Who knows you well? Your best friend? Your boyfriend or girlfriend? A stranger you meet on a crazy night? No one, really?
Mark and Kate have sat next to each other for an entire year, but have never spoken. For whatever reason, their paths outside of class have never crossed.
That is until Kate spots Mark miles away from home, out in the city for a wild, unexpected night. Kate is lost, having just run away from a chance to finally meet the girl she has been in love with from afar. Mark, meanwhile, is in love with his best friend Ryan, who may or may not feel the same way.
When Kate and Mark meet up, little do they know how important they will become to each other — and how, in a very short time, they will know each other better than any of the people who are supposed to know them more.
Told in alternating points of view by Nina LaCour and David Levithan, the best-selling author of Every Day and co-author of Nick and Norah’s Infinite Playlist (with Rachel Cohn) and Will Grayson, Will Grayson (with John Green), You Know Me Well is a deeply honest story about navigating the joys and heartaches of first love, one truth at a time.
This is my last review that will say “I read this in preparation for YALC” or at least the last one before YALC because I have another couple with reviews yet to be written. Anyways, I flipped out when I heard David Levithan and Nina LaCour were coming to YALC this year. I met David Levithan at the Edinburgh Book Festival last year and he was lovely and hilarious in his talk so I can’t wait to meet him again and get my copy of You Know Me Well signed.
This was a really fun book to read in one sitting in the early hours of the morning. It was fast-paced, funny, emotionally charged and beautifully written. Set during San Francisco pride week, You Know Me Well explores the lives, dreams and relationships of two people who barely know each other on the first page but are ridiculously close by the last one. AND (and Imma shout for everyone at the back) THEY HAVE NO ROMANTIC INTEREST IN EACHOTHER IT IS PURELY FRIENDLY SUPPORT BETWEEN A GIRL AND BOY WITH NO ROMANTIC MOTIVES OR ANYTHING.
Sorry, I’ve just had that repressed inside me for a while now. I LOVE YA. It is my favourite genre to read in, but I was getting tired of hell with the constant “They-are-girl-and-boy-and-best-friends-but-long-to-be-more-but-neither-one-will-tell-the-other” trope. (Side note: it is really difficult to overcome the instinct to use hyphens instead of spaces for that long of a sentence.)
Other than the parents of the two protagonists, I don’t think there is a single heterosexual couple in this novel, or at least not one that was noticeable to me at all, and this is the first time I have ever encountered that. This really helped with getting past the trope of a couple’s most prominent trait being that they are LGBT – Not that I would ever expect that kind of thing from these authors or really any in the YA community, but it happens a lot on TV, annoyingly.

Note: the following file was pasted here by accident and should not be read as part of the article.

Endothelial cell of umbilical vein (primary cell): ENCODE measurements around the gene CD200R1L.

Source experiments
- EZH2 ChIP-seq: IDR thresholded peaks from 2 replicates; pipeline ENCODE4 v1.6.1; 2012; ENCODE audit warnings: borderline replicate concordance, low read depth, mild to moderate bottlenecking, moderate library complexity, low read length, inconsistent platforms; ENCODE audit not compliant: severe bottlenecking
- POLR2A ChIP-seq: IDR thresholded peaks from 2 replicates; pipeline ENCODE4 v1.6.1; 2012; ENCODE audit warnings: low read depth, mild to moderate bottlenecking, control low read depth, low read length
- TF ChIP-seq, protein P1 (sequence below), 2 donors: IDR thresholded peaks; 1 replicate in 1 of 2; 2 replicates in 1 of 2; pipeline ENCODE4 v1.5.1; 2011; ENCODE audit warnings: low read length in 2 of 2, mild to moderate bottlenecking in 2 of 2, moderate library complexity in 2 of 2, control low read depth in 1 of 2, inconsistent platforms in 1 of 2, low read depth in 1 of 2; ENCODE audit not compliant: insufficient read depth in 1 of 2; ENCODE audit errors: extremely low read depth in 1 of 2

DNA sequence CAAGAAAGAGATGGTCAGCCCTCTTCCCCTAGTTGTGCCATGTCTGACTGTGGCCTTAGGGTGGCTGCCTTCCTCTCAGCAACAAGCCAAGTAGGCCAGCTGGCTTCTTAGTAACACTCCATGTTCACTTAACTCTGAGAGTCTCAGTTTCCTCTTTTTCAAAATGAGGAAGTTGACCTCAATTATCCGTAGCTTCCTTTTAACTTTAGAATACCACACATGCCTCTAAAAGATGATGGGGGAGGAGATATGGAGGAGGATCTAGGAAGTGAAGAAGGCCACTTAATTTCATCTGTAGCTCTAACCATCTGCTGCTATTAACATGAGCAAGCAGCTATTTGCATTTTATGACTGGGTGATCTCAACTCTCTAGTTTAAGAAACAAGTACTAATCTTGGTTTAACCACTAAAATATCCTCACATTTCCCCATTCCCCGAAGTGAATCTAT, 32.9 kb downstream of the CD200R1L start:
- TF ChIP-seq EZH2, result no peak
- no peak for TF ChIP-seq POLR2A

Anyways, back to the friendship thing, I love it. Despite not really knowing each other very well, Mark and Kate both recognise that the other really needs a friend to just be there for them no questions asked; an objective perspective who isn’t involved in the drama and they realise that they can be this for each other.
I was intrigued by Kate as a character as I am currently going through a similar stage of life and I found it interesting to see where my story aligns with hers and where it really doesn’t. Kate is moving on to go off to university and is feeling confused about her school friends and what place they are going to have in her life, an extremely relate-able problem which all of us who move away after secondary school go through. However, her other issue was one I really really struggled to understand properly, though maybe I am a bit too close to the situation. Kate is feeling really unenthused about going off to university, she isn’t scared, she isn’t excited, she just doesn’t really care, and I really struggled to get to grips with this. I am starting at the University of Edinburgh in September and I’m simultaneously feeling terrified, exhilarated, nervous and all sorts of emotions, so for Kate to feel nothing was unthinkable to me. However, I feel that this inability to relate to her helped to really stress why she feels so confused about her lack of enthusiasm, because I couldn’t comprehend it.
Serious stuff aside, this was a really fun book. The Pride Week festivities were such a joy to read and the characters were all hilarious! Some favourite quotes include:
“Katie yanks me over to the front of the art gallery. We’re now near a wall that has what I’d call the c word written in different fonts. It’s very strange to see it in Comic Sans, but I guess that’s the point.”
” “I’m Mark”
“My Manager” I add
“Yeah” Mark nods. “And Katie’s my SAT tutor”
“It is indeed” Mark says “
“I hate that word. Straight. At the very least, those of us who are nonstraight should get to be called curvy. Or scenic. Actually I like that: ‘Do you think she’s straight?’ ‘Oh no. She’s scenic‘ “
So yeah, in summary, you’ve got to read the book! If I haven’t convinced you then maybe the authors themselves can, David Levithan and Nina LaCour will be at YALC on Saturday the 30th July. They will be signing between 2 and 3:30pm and then speaking about You Know Me Well in a panel at 4pm.